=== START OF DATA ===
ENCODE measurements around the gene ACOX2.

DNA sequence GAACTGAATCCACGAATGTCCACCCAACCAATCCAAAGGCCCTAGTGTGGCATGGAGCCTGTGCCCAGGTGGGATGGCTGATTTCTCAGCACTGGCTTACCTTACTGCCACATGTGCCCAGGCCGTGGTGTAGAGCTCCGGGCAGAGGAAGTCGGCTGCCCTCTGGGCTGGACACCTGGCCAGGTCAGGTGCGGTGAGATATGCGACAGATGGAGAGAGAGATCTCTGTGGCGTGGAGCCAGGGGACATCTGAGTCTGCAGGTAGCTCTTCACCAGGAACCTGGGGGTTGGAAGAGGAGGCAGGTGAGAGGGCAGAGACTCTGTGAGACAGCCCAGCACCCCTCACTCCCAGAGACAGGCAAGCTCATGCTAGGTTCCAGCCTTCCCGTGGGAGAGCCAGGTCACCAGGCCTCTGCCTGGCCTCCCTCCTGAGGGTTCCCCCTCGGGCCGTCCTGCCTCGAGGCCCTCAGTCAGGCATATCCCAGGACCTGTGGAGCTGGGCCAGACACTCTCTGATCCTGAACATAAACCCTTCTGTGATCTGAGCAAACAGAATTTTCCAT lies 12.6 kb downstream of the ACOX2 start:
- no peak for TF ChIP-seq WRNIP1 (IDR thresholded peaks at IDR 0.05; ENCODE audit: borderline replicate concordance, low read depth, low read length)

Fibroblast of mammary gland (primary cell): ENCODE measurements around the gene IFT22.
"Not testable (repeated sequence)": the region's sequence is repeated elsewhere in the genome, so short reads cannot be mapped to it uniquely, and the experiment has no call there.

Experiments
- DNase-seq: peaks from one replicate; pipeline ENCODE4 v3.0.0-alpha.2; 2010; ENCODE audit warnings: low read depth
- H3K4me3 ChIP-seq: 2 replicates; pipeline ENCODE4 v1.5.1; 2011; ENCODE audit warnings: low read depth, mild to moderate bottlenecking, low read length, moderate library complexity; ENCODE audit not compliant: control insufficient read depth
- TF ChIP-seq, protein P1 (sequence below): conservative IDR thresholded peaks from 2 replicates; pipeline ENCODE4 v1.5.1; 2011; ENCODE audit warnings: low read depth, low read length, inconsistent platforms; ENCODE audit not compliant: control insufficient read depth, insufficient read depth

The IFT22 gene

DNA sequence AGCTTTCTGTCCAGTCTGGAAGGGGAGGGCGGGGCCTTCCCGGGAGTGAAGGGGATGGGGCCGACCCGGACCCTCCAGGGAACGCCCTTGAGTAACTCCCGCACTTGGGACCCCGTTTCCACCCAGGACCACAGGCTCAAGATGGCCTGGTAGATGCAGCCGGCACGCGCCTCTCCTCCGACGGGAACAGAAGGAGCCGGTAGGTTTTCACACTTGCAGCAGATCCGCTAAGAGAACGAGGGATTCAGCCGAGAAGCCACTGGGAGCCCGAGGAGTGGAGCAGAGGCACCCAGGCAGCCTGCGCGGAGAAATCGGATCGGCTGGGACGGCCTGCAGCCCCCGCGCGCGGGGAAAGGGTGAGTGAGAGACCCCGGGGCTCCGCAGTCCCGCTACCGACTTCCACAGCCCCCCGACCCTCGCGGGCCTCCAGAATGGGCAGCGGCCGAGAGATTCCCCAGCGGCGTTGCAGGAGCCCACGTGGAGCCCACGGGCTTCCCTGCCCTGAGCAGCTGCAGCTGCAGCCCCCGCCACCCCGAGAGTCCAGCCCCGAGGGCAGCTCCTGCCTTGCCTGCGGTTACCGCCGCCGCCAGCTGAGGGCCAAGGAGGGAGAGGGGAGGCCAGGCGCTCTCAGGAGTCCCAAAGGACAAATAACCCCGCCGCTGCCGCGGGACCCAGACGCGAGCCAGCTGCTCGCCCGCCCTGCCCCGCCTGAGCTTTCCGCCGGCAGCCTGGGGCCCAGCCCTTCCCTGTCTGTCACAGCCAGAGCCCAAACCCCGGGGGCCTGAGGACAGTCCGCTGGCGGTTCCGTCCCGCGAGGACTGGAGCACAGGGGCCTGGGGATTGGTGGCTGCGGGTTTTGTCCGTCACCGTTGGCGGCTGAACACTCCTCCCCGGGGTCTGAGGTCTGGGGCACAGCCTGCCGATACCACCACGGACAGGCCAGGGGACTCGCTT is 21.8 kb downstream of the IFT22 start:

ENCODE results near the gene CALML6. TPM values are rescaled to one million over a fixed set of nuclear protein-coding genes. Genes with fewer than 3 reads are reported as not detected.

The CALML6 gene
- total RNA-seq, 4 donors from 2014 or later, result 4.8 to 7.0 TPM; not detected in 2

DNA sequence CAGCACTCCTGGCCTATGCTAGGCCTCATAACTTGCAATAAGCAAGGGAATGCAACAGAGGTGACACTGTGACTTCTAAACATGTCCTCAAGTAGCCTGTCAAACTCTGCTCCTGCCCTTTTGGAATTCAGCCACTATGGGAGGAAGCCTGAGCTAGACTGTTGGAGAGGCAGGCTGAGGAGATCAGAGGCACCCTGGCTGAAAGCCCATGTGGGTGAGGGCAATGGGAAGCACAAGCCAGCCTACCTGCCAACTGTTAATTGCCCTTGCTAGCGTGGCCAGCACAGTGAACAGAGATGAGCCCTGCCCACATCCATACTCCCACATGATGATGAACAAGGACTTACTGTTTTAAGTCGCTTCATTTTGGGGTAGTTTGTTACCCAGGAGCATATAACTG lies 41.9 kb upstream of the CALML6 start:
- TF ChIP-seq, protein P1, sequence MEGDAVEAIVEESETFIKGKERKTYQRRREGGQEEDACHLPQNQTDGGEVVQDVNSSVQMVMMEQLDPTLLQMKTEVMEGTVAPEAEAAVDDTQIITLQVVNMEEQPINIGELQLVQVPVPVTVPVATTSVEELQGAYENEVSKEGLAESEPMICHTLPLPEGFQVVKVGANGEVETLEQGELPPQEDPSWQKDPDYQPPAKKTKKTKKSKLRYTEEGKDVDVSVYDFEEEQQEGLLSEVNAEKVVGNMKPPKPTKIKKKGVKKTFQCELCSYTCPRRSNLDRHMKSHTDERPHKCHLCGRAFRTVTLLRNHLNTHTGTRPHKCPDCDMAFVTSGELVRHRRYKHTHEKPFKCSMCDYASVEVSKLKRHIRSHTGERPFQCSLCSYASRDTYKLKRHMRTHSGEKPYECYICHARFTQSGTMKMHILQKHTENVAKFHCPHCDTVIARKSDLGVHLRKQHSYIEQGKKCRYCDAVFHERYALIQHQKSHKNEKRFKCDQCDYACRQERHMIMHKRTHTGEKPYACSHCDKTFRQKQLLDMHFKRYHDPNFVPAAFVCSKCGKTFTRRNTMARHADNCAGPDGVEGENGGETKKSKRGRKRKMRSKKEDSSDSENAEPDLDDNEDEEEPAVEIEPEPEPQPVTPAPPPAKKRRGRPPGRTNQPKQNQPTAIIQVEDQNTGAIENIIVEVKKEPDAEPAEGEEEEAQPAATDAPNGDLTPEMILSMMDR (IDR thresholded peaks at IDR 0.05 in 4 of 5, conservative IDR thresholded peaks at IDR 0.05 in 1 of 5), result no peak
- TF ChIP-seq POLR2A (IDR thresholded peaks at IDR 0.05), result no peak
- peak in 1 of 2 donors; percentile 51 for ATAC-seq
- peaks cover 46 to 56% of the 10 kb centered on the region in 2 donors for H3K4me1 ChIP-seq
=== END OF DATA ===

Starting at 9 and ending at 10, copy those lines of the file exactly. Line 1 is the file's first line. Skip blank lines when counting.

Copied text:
- TF ChIP-seq, protein P1 (sequence below): conservative IDR thresholded peaks from 2 replicates; pipeline ENCODE4 v1.5.1; 2011; ENCODE audit warnings: low read depth, low read length, inconsistent platforms; ENCODE audit not compliant: control insufficient read depth, insufficient read depth

The IFT22 gene